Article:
On March 6 the “March for Dignity and Sovereignty, Step by Step” reached the Honduran capital after a journey of 130 miles. PROAH accompanied social movement organizations on the way to Tegucigalpa where approximately 300 exhausted but highly determined participants occupied the plaza in front of the Honduran National Congress. Their arrival represented the end of a ten day march that began on February 28, 2013 in different regions of the country. The great “guancasco” between groups from the north and center of the country took place on March 2 in Siguatepeque, about 70 miles from the capital.
The collective demands: Dignity and Sovereignty
Day after day, step by step, Honduran citizens walked under the banner of their demands in an effort to make their voices heard by Honduran members of Congress. Among their demands are three major priorities: the abolishment of the New Mining Act as well as the “Charter Cities” Act, both approved by Congress on January 23. Additionally they demand freedom for political prisoner José Isabel “Chavelo” Morales. These three demands reflect the growing unease on the part of civil society regarding the exploitation of natural resources, the violation of national sovereignty and the repression against peasant movements. The reason for organizing a march as a means of protest is explained as reflective of the great desire on the part of civil society to promote their visibility while emphasizing important values including effort and humility.
Social movement organizations taking part in this national effort include the Civic Council of Popular and Indigenous Organizations of Honduras (COPINH), the Fraternal Black Organization of Honduras (OFRANEH), the Broad Movement for Dignity and Justice (MADJ), the Unified Peasant Movement of the Aguán (MUCA), the Honduran Women’s Collective (CODEMUH), the National Center of Fieldworkers (CNTC), the Committee of the Families of the Detained and Disappeared in Honduras. (COFADEH), the Reflection, Investigation and Communication team of the Jesuits in Honduras (ERIC) and the Inter-Municipal Association of Development and Social Vigilance of Honduras (AIDEVISH). Emblematic leaders of the resistance also participated including Padre Fausto Milla, who didn’t let his advanced age deter him. Padre Melo (ERIC’s director), who is also a daily host on Radio Progreso (part of ERIC as well), took part in the march and opened a space for free expression to the participants in a live broadcast. Numerous other Medias covered the march as well.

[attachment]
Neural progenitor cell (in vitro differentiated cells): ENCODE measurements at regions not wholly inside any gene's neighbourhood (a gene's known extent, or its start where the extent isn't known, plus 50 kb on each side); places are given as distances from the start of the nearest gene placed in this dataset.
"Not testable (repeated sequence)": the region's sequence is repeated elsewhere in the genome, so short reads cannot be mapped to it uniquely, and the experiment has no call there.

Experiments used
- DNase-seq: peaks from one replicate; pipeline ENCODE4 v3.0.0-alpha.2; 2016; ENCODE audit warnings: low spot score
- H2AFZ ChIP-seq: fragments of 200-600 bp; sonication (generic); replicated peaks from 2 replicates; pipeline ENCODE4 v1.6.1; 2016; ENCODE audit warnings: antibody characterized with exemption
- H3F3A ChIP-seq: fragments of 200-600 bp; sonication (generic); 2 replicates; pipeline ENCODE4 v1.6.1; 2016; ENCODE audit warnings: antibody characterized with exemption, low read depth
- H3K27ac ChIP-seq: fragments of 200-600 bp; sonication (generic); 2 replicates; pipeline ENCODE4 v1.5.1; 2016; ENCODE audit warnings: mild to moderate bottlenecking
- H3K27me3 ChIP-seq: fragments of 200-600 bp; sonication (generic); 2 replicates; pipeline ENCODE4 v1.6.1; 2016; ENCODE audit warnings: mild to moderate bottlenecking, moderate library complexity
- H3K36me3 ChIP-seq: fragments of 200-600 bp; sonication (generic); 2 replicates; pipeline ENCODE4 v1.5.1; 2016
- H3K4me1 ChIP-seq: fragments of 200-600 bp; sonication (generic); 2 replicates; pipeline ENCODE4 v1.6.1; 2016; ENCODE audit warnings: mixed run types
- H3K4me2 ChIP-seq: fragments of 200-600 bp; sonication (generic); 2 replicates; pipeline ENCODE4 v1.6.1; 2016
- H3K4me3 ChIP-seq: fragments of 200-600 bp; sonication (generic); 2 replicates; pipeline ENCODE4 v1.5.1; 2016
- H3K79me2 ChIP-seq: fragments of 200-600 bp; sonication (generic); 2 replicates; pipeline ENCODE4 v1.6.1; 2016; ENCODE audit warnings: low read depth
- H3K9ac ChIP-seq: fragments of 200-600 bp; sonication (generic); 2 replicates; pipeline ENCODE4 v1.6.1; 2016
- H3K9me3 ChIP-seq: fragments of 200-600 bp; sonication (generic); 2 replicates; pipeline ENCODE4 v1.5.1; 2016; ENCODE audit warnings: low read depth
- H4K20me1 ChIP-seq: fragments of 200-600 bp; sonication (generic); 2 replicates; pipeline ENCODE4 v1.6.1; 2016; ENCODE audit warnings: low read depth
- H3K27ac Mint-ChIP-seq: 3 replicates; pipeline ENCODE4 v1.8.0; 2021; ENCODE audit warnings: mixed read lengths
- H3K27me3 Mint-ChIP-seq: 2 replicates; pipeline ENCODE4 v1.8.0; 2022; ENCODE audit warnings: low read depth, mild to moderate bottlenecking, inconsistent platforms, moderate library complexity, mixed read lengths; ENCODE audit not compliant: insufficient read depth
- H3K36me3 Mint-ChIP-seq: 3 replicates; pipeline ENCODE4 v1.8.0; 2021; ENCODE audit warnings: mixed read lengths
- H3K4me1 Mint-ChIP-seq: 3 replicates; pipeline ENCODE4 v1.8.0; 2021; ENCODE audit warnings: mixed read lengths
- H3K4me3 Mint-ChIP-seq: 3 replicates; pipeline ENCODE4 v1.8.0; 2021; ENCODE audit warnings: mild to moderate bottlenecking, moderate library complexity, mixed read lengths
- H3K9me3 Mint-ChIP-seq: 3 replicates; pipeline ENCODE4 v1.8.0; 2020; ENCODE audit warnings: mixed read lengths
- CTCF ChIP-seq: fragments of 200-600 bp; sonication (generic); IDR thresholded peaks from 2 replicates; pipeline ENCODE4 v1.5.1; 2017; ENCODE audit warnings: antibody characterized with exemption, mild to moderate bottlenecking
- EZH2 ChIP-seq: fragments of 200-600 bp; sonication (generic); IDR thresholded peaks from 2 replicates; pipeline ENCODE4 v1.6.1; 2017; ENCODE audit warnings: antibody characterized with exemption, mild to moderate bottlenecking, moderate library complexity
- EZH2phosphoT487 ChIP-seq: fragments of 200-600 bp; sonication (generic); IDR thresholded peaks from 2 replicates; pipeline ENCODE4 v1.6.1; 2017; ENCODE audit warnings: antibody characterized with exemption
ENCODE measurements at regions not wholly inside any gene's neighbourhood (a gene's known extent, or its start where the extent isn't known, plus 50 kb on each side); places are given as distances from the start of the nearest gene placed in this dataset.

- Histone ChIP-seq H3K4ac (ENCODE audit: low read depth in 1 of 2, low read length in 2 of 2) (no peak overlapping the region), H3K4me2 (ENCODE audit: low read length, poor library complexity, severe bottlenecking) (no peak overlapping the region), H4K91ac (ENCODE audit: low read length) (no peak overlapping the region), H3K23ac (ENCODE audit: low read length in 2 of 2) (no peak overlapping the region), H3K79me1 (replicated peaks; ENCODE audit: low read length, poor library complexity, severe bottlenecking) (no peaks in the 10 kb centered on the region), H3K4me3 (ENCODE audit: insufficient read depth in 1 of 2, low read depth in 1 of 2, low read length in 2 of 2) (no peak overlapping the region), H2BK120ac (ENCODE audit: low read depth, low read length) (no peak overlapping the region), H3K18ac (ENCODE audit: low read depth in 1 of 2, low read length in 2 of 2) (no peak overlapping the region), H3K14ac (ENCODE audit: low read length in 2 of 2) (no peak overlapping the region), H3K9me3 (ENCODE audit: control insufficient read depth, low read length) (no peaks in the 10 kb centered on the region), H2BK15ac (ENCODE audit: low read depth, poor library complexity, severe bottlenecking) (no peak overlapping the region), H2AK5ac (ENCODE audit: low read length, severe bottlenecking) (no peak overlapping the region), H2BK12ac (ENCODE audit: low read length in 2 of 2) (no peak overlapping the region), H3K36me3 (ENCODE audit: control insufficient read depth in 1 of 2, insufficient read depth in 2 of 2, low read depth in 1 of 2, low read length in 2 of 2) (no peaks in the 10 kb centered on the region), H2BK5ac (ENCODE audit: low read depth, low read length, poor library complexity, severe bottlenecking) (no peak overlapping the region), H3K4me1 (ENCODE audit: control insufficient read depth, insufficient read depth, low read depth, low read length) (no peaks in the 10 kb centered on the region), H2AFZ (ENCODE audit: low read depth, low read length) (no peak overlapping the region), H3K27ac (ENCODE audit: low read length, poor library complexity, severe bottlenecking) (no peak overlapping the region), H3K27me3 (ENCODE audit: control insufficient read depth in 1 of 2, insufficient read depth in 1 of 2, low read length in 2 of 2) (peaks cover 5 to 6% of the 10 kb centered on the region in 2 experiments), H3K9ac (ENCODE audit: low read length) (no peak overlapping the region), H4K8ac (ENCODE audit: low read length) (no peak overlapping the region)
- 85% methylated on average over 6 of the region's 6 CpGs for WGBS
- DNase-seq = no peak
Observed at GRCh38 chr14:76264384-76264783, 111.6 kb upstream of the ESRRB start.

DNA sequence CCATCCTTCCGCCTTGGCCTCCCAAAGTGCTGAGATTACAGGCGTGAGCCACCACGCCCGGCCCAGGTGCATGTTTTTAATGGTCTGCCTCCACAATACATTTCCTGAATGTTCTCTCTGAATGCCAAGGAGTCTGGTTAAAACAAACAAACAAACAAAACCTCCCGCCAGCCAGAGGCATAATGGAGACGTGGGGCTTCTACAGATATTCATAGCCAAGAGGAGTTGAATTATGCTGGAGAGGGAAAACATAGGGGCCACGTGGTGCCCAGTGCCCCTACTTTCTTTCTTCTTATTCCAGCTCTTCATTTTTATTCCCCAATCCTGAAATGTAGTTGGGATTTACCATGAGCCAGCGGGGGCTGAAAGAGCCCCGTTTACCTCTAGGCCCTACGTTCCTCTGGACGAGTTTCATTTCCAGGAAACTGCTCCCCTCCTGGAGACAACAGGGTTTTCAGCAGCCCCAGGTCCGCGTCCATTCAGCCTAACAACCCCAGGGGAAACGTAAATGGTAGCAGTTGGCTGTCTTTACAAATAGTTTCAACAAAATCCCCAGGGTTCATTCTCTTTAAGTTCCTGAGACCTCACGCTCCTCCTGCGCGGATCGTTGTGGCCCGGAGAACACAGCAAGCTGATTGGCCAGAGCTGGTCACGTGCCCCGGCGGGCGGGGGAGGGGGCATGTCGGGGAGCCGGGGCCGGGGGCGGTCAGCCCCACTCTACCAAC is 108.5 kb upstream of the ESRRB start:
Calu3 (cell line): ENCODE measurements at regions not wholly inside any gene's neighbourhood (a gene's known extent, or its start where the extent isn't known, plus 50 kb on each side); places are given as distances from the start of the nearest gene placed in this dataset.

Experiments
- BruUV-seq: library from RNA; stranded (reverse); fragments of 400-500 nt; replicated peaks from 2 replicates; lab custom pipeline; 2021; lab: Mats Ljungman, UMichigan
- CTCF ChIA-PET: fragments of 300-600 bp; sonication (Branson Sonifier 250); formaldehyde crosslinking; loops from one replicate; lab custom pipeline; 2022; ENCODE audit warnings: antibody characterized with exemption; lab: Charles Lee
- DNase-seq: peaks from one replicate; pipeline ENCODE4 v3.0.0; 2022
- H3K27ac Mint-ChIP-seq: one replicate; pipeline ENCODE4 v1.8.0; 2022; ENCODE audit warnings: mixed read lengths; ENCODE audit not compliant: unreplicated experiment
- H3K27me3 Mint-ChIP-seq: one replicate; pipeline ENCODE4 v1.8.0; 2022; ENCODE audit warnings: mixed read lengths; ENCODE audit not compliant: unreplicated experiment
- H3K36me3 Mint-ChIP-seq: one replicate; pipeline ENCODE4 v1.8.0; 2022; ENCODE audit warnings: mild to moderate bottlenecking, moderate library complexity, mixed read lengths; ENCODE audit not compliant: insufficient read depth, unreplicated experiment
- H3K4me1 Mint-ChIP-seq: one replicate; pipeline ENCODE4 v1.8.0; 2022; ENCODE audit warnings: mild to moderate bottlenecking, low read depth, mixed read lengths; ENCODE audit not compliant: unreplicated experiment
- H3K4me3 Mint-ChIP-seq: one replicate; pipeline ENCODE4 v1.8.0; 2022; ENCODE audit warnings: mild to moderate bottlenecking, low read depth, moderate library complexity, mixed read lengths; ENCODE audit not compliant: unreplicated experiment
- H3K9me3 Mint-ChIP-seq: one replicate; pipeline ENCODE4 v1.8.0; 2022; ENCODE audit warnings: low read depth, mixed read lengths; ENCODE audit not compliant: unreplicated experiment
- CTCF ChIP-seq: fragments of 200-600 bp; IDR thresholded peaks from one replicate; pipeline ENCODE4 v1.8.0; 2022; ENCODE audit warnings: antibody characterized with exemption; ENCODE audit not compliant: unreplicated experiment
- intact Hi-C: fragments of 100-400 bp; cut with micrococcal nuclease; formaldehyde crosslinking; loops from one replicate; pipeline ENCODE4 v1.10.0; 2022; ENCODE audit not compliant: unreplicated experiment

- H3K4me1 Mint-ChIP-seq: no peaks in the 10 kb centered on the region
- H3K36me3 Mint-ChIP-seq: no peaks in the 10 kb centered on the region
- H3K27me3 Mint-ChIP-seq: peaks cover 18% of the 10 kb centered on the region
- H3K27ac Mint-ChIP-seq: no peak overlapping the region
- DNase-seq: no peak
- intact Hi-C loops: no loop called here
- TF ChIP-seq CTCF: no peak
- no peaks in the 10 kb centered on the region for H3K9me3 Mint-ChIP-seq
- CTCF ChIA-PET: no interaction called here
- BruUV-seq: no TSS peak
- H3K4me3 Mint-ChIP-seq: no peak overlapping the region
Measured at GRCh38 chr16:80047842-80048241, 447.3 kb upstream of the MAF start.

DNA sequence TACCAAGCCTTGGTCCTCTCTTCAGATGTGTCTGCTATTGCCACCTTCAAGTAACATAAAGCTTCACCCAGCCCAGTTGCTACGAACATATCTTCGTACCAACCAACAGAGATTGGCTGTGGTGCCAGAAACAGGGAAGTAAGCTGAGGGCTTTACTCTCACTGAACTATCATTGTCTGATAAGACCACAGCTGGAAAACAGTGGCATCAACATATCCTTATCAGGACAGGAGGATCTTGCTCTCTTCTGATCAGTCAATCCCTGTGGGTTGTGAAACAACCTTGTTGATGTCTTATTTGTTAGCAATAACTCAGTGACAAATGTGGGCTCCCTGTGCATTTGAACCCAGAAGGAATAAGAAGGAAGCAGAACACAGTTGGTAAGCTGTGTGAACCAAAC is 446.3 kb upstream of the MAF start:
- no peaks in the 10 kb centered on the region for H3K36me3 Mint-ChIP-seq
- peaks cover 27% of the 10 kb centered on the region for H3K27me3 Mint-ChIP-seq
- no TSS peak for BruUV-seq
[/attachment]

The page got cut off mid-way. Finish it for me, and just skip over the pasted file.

Under the banner of sharing and conviviality
International observers were present during the journey and witnesses to this human and social experience that provided lessons in conviviality for all. Participants from different organizations with indigenous Lenca, Afro-Caribbean Garífuna or mestizo background, women, men and children, from the countryside and the city, shared food and shelter day after day, night after night. While the march was mostly contemplative and silent, evenings were often filled with cultural activities. Fatique, tensions, muscular pains and heat-induced migraines resulting from the miles-long daily march, was displaced by a game of soccer, a dance session or a concert by Garífuna participants. The evenings offered participants opportunities to discuss local problems and reflect on their lives. As a result members of the different organizations learned from the variety of social movements inside Honduras. When fatigue seemed to take over body and mind on various occasions, the leaders of the organizations found comforting words or emphasized the importance of their struggle. Emotions culminated on the eve before arriving in Tegucigalpa, when news of President Hugo Chavez’ death was made public. As elsewhere in Latin America, an improvised wake was organized for the participants to unite in a moment of grief and recognition.
A political significance